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Volume 34 (2022): Issue 2 (May 2022)

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Sex-Related Differences in Oxygen Consumption Recovery After High-Intensity Rowing Exercise During Childhood and Adolescence

Joffrey Bardin, Hugo Maciejewski, Allison Diry, Claire Thomas, and Sébastien Ratel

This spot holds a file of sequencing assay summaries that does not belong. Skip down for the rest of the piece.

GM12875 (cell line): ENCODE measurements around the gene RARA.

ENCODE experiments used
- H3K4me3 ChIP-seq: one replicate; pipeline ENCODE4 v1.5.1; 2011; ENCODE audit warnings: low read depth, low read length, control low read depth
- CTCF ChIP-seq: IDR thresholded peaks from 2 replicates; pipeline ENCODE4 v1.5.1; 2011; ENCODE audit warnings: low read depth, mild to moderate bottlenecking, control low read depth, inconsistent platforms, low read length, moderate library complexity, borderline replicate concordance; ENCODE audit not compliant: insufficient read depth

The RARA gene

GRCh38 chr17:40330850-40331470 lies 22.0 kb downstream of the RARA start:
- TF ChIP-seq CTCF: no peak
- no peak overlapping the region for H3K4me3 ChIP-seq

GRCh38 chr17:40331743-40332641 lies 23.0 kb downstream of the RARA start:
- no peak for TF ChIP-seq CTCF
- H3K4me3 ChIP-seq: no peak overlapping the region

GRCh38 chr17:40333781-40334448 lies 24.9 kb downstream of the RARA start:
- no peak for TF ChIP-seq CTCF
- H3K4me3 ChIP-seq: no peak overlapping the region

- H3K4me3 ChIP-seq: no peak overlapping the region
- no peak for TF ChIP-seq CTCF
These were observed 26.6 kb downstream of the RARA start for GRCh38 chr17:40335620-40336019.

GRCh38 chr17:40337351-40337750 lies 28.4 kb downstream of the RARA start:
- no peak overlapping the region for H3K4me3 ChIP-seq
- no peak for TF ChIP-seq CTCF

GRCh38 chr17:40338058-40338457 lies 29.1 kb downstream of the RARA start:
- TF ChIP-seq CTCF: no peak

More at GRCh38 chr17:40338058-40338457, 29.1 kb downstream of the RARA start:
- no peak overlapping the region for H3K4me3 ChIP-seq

Purpose: To determine sex-related differences in oxygen consumption ( V ˙ O 2 ) recovery after high-intensity exercise during childhood and adolescence. Methods: Forty-two boys and 35 girls (10–17 y) performed a 60-second all-out test on a rowing ergometer. Postexercise V ˙ O 2 recovery was analyzed from (1) the V ˙ O 2 recovery time constant obtained from a biexponential model (τ1 V ˙ O 2 ) and (2) excess postexercise oxygen consumption calculated over a period of 8 minutes (EPOC8) and until τ 1 V ˙ O 2 was reached (EPOCτ 1). Multiplicative allometric modeling was used to assess the concurrent effects of body mass or lean body mass, and age on EPOC8 and EPOCτ 1. Results: EPOC8 increased significantly more in boys from the age of 14 years. However, the sex difference was no longer significant when EPOC8 was analyzed using an allometric model including body mass + age or lean body mass + age. In addition, despite a greater increase in EPOCτ 1 in boys from the age of 14 years, τ 1 V ˙ O 2 was not significantly different between sexes whatever age. Conclusion: While age and lean body mass accounted for the sex-related differences of EPOC during childhood and adolescence, no significant effect of age and sex was observed on the V ˙ O 2 recovery time constant after high-intensity exercise.